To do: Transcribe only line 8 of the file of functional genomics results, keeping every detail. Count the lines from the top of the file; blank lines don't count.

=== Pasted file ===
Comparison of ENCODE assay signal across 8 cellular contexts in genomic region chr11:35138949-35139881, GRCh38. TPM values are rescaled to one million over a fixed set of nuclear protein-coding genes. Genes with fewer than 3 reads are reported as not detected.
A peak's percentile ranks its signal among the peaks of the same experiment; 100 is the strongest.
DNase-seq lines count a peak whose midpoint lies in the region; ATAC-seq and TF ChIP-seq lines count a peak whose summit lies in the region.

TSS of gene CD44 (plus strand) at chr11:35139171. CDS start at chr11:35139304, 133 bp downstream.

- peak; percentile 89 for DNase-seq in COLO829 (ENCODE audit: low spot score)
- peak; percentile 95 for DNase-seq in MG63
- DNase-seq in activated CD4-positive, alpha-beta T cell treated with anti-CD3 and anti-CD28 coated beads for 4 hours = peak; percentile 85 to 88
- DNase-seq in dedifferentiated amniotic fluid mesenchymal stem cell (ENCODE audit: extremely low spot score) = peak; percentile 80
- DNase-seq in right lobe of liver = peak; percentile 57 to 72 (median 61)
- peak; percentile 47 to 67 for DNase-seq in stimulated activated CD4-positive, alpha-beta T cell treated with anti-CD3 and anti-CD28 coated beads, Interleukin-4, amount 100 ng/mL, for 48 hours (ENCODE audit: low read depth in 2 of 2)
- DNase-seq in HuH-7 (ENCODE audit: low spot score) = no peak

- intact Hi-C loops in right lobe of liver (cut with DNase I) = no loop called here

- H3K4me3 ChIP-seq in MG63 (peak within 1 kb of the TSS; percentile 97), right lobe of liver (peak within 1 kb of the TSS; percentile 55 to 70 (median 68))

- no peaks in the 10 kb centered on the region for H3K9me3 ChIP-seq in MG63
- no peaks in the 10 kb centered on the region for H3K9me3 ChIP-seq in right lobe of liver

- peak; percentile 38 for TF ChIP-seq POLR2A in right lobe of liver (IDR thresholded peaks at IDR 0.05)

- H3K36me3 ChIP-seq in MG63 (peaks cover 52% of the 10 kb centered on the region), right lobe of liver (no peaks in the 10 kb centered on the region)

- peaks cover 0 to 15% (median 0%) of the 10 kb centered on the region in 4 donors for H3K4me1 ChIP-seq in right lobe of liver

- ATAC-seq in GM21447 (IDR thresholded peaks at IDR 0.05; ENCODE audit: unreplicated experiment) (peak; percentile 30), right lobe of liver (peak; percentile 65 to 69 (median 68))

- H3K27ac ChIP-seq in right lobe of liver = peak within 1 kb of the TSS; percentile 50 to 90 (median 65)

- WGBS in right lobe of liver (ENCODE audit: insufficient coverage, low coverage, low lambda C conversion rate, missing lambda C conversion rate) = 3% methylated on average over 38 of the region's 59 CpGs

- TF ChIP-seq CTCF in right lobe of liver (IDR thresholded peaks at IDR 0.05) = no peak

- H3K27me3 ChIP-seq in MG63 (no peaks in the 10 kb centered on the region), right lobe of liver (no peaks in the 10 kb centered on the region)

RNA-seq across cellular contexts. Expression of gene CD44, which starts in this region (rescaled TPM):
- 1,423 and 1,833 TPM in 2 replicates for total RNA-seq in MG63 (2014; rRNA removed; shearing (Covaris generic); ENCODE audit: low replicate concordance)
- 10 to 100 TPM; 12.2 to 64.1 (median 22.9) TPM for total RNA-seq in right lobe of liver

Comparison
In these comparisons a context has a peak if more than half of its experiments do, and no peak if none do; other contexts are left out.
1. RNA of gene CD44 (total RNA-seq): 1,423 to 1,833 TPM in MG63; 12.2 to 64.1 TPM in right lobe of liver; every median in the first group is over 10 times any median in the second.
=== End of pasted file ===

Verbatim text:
- DNase-seq in dedifferentiated amniotic fluid mesenchymal stem cell (ENCODE audit: extremely low spot score) = peak; percentile 80